updated 10/5/2006 8:13:16 AM ET 2006-10-05T12:13:16

The Renault-Nissan car alliance is still interested in finding a North American partner after a snub by General Motors Corp. with Ford Motor Co. emerging as an obvious candidate.

“We remain convinced that the Renault-Nissan alliance could be extended to work with additional partners,” Nissan spokeswoman Mia Nielsen told Reuters on Thursday when asked whether the companies would now talk to Ford.

“From a strategic perspective and under the right conditions a North American partner could make sense,” she said.

A car industry source said it was unlikely Renault and Nissan would rush into talks with Ford, as this would be the last option for a deal with a Big Three company as Chrysler has already been absorbed by DaimlerChrysler. Renault had no comment.

The GM talks had been hastened by an opportunity created by billionaire Kirk Kerkorian who has a 9.9 percent stake in GM via the Tracinda investment firm.

“For the Nissan-Renault alliance to be able to remain competitive against Toyota they need to be present on the North American market with a significant market share,” said CSFB analyst Harald Hendrikse.

“And on the American market there are only two candidates -- GM or Ford,” he said, adding that the decision by GM not to continue alliance talks with the Franco-Japanese grouping was perhaps short-sighted because of long-term benefits, but the Detroit-based group had more choices for candidates for a global pact than Renault-Nissan for the North American market.

Nielsen said the seven-year-old Renault-Nissan alliance continued to be successful without the participation of a third alliance partner and that it was premature to comment further on any speculation on potential discussions with other auto makers.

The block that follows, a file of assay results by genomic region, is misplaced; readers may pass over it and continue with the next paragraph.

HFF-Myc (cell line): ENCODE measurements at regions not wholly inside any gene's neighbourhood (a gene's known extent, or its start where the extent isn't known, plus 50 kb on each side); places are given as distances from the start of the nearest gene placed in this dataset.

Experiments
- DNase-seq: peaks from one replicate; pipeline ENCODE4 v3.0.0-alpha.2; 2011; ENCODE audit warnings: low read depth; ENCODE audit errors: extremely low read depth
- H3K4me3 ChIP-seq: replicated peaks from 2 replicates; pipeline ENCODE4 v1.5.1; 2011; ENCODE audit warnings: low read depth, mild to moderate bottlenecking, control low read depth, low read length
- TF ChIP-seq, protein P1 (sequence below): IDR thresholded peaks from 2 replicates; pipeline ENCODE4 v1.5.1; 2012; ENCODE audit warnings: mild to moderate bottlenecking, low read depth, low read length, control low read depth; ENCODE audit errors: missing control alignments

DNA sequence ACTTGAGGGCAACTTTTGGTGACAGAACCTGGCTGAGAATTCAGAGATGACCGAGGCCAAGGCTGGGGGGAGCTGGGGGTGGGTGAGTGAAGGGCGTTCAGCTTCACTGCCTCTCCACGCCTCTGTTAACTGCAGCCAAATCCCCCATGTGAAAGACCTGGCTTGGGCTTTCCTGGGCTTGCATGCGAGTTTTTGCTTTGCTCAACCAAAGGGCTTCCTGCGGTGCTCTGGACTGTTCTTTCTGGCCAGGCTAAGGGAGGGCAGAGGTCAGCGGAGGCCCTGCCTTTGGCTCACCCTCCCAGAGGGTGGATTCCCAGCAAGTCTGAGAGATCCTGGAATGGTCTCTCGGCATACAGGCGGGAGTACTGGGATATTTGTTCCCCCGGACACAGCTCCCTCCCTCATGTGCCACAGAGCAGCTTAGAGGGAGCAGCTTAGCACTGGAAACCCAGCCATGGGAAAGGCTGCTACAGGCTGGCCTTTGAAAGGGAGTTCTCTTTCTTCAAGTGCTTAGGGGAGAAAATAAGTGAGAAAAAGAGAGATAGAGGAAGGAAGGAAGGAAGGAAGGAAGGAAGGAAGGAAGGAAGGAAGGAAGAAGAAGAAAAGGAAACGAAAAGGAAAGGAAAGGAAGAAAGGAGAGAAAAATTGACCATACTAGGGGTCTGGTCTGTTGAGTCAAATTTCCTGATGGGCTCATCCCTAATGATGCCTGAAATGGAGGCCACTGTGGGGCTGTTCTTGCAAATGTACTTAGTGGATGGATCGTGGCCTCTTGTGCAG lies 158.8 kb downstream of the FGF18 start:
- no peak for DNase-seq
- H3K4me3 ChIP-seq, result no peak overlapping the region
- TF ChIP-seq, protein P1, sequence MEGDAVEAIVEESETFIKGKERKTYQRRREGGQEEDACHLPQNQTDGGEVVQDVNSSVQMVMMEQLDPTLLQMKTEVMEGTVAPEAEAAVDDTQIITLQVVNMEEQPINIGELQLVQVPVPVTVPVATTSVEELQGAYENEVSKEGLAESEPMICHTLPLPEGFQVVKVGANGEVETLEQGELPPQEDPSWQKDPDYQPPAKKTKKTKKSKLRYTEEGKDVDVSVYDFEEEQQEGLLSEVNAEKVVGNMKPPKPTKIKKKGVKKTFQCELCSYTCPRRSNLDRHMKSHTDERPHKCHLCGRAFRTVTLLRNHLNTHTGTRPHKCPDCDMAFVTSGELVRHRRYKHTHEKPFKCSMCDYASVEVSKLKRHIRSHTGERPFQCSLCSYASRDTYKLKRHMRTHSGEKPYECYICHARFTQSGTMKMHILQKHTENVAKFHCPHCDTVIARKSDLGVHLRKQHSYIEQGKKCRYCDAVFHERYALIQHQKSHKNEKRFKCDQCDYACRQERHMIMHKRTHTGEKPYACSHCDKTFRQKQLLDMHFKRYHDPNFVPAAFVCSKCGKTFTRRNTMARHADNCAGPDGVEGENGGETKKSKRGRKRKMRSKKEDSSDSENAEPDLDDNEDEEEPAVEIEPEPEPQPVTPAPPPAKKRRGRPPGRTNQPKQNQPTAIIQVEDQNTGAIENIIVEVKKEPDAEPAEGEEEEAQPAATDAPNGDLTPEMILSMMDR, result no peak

On Wednesday, Ford had no comment on speculation that it could open talks with Renault-Nissan.

Ford Executive Chairman Bill Ford Jr. has acknowledged an earlier bid to hire Renault-Nissan CEO Carlos Ghosn, who is highly regarded for his success in turning around Nissan.

Ghosn has drawn up business plans for both companies to lift margins and sales by stepping up model launches and entering in new market segments.

But he has made no secret of his longer-term ambition to see Renault return on the U.S. market as global car group seeking to be active on all big markets as well as the growth markets of China, India, Russia and Brazil.

Nissan is already present in the U.S. but needs to strengthen its position to fight back fierce competition.

Global parts sourcing, the free flow of ideas between markets and the use of common parts and systems for a large number of vehicles, would allow a wider car alliance to cut costs and offer a richer range of car models.

GM Chief Executive Rick Wagoner said on Wednesday the automaker’s 12-member board voted unanimously on Tuesday to reject a deal with Renault-Nissan that GM believed would have generated bigger savings for the other companies.

“What played out is the value was heavily skewed to Renault-Nissan,” Wagoner told reporters. “When you added it up, it wasn’t good value for GM shareholders.”

Copyright 2012 Thomson Reuters. Click for restrictions.

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